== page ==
Look Up

Digital Marketing ExecutiveMaxine Aramini
Date12 May 2023

You don’t need expertise or a lot of fancy kit to try out bird watching in the city. A cheap pair of binos and a basic spotters guide will do the trick, says gallerist Steve Lazarides.

“I hate birders,” declares Steve Lazarides, just a few minutes into discussing his lifelong pastime of, er, birding. “They do my head in. They're all cut from the same cloth. I used to have this spot up in Norfolk where I watched the population of Spoonbills grow from six to about 20 odd birds in my time, but all the birders in the nature reserve next door would go crazy if they caught even a glimpse of one tucked away in the undergrowth. If they’d just got up and explored the surrounding area a bit, thought outside the box, then they’d have been able to see plenty of them.”

It doesn’t come as a huge surprise that a man who built his career flying in the face of the art establishment is also not a fan of the typically tight-lipped and shushing members of the UK’s birding community, stationed silently in their hides up and down the country. But the peaceful pastime has been part of his life since long before he made his name in Soho’s gallery scene. As a child growing up on the outskirts of Bristol, Lazarides would disappear into the woods out the back of his house and stay there, spotting birds, until it was time to go home to bed. “I used to see a lot of bits and bobs out there,” he says.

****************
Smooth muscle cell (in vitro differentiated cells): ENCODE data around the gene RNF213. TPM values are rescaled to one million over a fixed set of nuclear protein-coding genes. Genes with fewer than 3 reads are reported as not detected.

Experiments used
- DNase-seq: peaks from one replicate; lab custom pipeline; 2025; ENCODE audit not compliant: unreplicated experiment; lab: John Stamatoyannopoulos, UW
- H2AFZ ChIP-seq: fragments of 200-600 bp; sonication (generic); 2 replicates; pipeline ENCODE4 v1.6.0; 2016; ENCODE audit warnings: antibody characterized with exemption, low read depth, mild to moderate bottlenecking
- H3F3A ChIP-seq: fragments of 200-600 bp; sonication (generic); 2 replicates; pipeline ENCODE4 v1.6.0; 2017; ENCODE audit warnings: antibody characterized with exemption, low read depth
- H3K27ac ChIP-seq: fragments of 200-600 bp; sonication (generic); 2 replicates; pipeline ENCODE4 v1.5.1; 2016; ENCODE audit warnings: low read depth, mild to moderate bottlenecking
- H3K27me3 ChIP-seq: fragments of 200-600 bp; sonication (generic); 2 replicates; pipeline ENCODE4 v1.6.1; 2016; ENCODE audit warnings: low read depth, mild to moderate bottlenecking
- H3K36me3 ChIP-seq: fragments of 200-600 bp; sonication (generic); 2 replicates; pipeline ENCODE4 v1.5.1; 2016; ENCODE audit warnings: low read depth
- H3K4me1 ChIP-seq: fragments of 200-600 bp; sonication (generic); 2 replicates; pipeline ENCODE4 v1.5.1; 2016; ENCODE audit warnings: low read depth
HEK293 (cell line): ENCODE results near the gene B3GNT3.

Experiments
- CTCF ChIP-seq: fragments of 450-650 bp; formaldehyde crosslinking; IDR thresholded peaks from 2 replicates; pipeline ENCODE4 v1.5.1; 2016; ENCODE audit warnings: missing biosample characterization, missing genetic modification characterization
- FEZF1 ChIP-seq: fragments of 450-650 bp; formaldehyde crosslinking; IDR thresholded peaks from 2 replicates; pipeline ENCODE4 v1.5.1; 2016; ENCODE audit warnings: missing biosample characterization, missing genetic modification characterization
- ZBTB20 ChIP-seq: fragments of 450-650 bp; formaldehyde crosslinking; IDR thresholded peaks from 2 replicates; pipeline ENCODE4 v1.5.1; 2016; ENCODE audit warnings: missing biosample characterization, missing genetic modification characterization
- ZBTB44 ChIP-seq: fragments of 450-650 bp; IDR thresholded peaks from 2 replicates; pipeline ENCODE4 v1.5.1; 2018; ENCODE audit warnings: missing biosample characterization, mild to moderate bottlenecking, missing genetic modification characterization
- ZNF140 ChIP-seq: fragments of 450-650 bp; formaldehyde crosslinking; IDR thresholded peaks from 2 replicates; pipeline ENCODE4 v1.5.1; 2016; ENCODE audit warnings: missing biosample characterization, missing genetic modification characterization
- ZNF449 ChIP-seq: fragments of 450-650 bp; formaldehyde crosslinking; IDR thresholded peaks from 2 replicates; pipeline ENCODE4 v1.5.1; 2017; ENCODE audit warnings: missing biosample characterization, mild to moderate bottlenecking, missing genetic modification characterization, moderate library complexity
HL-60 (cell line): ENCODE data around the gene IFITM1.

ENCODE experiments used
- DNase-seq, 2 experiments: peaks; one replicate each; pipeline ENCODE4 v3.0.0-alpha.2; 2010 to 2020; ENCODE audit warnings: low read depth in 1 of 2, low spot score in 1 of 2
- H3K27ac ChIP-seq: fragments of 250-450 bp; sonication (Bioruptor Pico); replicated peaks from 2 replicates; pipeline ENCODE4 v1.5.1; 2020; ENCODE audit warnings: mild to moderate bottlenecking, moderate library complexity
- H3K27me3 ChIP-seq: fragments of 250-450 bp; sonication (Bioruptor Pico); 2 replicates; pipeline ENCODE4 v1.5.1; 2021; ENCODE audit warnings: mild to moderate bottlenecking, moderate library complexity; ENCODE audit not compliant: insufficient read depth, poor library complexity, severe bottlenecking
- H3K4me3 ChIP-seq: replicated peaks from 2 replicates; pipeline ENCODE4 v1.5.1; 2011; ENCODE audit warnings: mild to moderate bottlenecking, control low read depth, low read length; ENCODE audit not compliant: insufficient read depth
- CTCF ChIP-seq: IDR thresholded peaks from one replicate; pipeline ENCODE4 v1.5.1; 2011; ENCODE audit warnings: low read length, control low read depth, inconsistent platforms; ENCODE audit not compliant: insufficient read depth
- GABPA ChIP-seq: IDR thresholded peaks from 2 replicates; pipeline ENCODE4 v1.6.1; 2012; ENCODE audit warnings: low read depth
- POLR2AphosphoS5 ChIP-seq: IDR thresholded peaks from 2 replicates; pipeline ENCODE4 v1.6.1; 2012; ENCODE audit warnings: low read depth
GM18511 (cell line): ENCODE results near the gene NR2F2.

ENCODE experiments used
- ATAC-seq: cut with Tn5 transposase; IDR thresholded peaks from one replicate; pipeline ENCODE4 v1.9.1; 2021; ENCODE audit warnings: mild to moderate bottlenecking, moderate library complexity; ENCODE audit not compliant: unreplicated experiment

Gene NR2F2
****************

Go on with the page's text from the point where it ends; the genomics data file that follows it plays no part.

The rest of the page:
Although as a child he never really knew what he was looking at, it gave him pleasure and a deep sense of peace to be out among the local wildlife, and eventually a hobby that got him out from under his mother’s feet for the whole day transformed into a lifelong passion that saw him travelling the world in search of rare breeds.

For a time, he’d make annual trips to the Shetland Islands with his good friend, the broadcaster and “Urban Birder” David Lindo. “Once a year we’d save up and slack off and we’d go to the islands or somewhere like that. In that time I clocked about 240 different types of bird. But I realised that without becoming a total twitcher I was never going to add to that number, and that really chilled me out. I wasn't desperate to see something new all the time. I was as happy to see a Long-tailed Tit as I was to see a Goshawk.”

These days, Lazarides’ birding is about a lot more than keeping score of what he’s seen and seeking out the breeds he hasn’t (although “that f*cking stone curlew” still eludes him, much to his annoyance), it’s about getting out of his head, into some greenery and, most importantly, away from his phone.

I like the freedom of the birds, and I like the fact that birding takes you to places where your phone doesn’t work. You’ve just got to put everything behind you and go out and have a nice day."

“I like the freedom of the birds,” he tells me. “And I like the fact that birding takes you to places where your phone doesn’t work. You’ve just got to put everything behind you and go out and have a nice day. In this day of social media and being on the phone every two seconds it's something that gives me some peace and solace.”